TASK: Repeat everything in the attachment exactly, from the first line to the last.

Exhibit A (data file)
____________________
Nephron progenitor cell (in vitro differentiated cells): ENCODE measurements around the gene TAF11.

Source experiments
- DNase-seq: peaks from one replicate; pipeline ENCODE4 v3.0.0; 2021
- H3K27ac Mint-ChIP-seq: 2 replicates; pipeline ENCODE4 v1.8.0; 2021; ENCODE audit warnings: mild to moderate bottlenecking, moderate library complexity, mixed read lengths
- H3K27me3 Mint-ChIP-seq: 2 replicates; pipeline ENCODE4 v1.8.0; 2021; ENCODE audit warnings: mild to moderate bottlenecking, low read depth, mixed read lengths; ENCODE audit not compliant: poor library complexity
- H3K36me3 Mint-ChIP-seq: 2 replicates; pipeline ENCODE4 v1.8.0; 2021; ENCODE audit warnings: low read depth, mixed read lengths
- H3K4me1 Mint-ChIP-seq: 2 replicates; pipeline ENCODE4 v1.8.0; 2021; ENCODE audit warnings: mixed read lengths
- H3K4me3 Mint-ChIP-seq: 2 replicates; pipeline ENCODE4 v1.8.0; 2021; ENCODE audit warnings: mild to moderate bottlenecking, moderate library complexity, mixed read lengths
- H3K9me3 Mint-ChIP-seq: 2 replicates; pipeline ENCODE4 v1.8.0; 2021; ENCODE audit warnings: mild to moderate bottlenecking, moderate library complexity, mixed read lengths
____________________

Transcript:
Nephron progenitor cell (in vitro differentiated cells): ENCODE measurements around the gene TAF11.

Source experiments
- DNase-seq: peaks from one replicate; pipeline ENCODE4 v3.0.0; 2021
- H3K27ac Mint-ChIP-seq: 2 replicates; pipeline ENCODE4 v1.8.0; 2021; ENCODE audit warnings: mild to moderate bottlenecking, moderate library complexity, mixed read lengths
- H3K27me3 Mint-ChIP-seq: 2 replicates; pipeline ENCODE4 v1.8.0; 2021; ENCODE audit warnings: mild to moderate bottlenecking, low read depth, mixed read lengths; ENCODE audit not compliant: poor library complexity
- H3K36me3 Mint-ChIP-seq: 2 replicates; pipeline ENCODE4 v1.8.0; 2021; ENCODE audit warnings: low read depth, mixed read lengths
- H3K4me1 Mint-ChIP-seq: 2 replicates; pipeline ENCODE4 v1.8.0; 2021; ENCODE audit warnings: mixed read lengths
- H3K4me3 Mint-ChIP-seq: 2 replicates; pipeline ENCODE4 v1.8.0; 2021; ENCODE audit warnings: mild to moderate bottlenecking, moderate library complexity, mixed read lengths
- H3K9me3 Mint-ChIP-seq: 2 replicates; pipeline ENCODE4 v1.8.0; 2021; ENCODE audit warnings: mild to moderate bottlenecking, moderate library complexity, mixed read lengths